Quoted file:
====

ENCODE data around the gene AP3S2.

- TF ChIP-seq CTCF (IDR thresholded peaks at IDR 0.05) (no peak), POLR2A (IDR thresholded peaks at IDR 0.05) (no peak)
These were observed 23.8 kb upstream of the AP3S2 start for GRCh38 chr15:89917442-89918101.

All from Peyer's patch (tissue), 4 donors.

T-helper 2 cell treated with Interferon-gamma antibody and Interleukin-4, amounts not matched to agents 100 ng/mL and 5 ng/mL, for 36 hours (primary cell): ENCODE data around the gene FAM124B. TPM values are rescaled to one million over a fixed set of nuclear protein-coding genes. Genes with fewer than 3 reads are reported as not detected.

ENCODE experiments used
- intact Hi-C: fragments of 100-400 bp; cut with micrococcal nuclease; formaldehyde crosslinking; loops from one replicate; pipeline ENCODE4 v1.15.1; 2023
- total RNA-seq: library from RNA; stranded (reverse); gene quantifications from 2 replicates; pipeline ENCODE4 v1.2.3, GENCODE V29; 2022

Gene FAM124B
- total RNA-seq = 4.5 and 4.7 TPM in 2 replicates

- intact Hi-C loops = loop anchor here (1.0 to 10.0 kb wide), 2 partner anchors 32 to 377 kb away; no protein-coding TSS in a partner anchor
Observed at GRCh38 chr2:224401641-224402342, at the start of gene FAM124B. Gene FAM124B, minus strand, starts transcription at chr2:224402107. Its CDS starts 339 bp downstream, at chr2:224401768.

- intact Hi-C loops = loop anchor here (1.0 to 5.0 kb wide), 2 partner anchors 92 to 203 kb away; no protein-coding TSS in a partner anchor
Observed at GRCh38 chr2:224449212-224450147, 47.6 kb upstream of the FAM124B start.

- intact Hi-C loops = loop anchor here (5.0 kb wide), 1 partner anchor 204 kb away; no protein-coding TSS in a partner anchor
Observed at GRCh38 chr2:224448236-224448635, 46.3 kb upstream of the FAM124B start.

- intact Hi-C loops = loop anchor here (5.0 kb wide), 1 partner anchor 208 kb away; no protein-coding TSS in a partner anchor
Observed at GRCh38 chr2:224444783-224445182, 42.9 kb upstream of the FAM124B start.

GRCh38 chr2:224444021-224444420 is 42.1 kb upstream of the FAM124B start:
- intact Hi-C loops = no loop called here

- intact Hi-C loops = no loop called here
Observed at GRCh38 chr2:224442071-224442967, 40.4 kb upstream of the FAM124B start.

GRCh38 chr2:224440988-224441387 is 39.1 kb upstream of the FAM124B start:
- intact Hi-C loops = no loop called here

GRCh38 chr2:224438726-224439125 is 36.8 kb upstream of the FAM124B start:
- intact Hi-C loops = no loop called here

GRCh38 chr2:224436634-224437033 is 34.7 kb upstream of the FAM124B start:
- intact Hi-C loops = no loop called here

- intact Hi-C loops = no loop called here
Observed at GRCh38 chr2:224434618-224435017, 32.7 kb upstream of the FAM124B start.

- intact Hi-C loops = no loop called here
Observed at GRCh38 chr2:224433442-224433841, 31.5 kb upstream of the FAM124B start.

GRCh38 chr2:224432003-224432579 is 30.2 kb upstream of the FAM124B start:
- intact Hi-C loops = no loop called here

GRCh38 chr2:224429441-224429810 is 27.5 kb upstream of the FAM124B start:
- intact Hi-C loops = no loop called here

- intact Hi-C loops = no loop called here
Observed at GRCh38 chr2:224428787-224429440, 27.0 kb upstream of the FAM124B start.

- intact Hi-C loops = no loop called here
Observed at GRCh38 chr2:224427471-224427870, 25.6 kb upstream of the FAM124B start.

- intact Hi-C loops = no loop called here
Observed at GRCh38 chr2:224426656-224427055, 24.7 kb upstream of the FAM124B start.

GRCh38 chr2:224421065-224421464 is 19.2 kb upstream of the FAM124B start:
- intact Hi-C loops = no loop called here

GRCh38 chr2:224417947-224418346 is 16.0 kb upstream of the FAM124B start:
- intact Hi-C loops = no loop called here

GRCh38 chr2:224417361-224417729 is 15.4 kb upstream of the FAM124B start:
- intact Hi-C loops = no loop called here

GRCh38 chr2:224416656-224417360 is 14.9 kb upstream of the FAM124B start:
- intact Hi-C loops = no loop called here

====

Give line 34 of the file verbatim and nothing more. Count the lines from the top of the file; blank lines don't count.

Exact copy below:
- intact Hi-C loops = no loop called here